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  • Published in the Nottingham Evening Post 25th November 1914, courtesy of Jim Grundy and his Facebook pages Small Town Great War Hucknall 1914-1918
Person Details
George was born in the parish of St Mary Nottingham, and was the son of Thomas (Tom) and Lizzie M. Woolhouse. In 1891 they and their son, George (3), were living at 6 Chatsworth Grove, Nottingham. By the time of the 1901 Census Thomas (36) was still living at 6 Chatsworth Grove but was now a widower. He had two sons, George (13) and Edward (4). Edward may have been his son by his resident housekeeper, Daisy Shelton (27); Edward died later that year aged 5 years old (death registered Oct/Nov/Dec). No record of Thomas' marriage to Daisy has been found but by the time of the 1911 Census she was described as Daisy 'Woolhouse' and was later described on various records as George's mother. George enlisted in the Army in 1904 when he gave his next of kin as his father who was still living at 6 Chatsworth Grove, Bangor Street, Nottingham. George left the Army in 1907 giving his planned place of residence as 353 Alfred Street, Nottingham (the number of the house may have been an error as subsequent army documents give his address as 355 Alfred Street). By 1911 Thomas and Daisy were living at 355 Alfred Street, Nottingham, with their son, Tom (10). At the time of the census George was probably a boarder in the household of Joseph and Maria Bradbury at 15 Peas Hill Road. George married Annie Kirby (spinster) at Nottingham Register Office later that year (registered Oct/Nov/Dec 1911) and their daughter, Cissy, was born the following year (registered Jan/Feb/Mar). His mobilization papers in 1914 were sent to 355 Alfred Street, Nottingham. This had been his father's address in 1911 and it is possible that George and his wife and child lived with his father's family. George's widow, Annie, married James Hanlon in 1916 (registered Jul/Aug/Sep); they lived at 45 Northville Street, Nottingham. Correspondence in George's service papers show that Annie, presumably with her daughter and husband, had travelled to America by 1921 and her late husband's family appear to have lost touch with her shortly after. According to Army records, George's father and stepmother and his half-brother, Thomas, were living at 116 Kirkewhite Street, Meadows, by 1921. Daisy Woolhouse died in 1949 aged 76.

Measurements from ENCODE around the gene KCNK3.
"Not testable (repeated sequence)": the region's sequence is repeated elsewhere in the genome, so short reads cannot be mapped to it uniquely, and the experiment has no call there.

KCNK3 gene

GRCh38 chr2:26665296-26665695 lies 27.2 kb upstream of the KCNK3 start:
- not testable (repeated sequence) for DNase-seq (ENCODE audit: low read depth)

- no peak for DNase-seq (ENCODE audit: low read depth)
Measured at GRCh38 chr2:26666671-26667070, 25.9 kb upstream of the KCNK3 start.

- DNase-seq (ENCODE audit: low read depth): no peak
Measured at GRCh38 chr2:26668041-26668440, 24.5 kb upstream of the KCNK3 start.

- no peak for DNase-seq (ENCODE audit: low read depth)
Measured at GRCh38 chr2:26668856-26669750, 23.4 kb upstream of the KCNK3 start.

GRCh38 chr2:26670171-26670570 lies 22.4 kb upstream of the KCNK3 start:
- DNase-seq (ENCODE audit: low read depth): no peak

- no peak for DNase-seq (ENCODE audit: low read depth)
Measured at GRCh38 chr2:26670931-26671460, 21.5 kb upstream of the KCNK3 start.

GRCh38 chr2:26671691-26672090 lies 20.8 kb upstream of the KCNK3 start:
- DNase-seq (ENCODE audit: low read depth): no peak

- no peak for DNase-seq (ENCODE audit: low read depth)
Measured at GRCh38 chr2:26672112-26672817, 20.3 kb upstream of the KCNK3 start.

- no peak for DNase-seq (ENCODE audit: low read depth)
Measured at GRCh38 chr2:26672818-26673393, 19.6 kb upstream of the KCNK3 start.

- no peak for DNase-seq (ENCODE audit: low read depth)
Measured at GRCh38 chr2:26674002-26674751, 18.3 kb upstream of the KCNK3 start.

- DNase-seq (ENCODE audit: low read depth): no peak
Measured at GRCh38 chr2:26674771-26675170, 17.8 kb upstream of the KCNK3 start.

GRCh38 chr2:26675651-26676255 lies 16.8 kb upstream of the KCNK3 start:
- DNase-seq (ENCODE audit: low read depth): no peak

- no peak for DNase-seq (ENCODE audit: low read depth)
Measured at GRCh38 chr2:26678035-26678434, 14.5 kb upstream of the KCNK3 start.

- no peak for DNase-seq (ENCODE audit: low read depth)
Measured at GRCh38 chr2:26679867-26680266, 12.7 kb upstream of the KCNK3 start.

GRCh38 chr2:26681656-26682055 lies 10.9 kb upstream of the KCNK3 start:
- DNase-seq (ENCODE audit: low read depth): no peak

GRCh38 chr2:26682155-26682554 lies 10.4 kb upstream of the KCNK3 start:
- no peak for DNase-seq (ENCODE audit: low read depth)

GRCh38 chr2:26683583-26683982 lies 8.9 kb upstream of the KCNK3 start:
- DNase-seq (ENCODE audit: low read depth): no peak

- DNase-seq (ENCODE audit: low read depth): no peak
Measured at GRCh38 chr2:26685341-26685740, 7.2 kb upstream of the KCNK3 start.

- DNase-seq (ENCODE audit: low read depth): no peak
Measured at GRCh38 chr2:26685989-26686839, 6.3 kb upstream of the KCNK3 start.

In 1901 he was an errand boy but was a stableman when he enlisted in the Army in 1904. He transferred to the Army Reserve in 1907 and by 1911 was probably working as a 'heavy carter'. He was mobilized on the outbreak of war.
23 Oct 1914
1564310 - CWGC Website
He was living in Nottingham when he enlisted in Nottingham in 1904. He was living in Nottingham when he was mobilized in August 1914.
2nd Bn Duke of Wellington's (West Riding Regiment)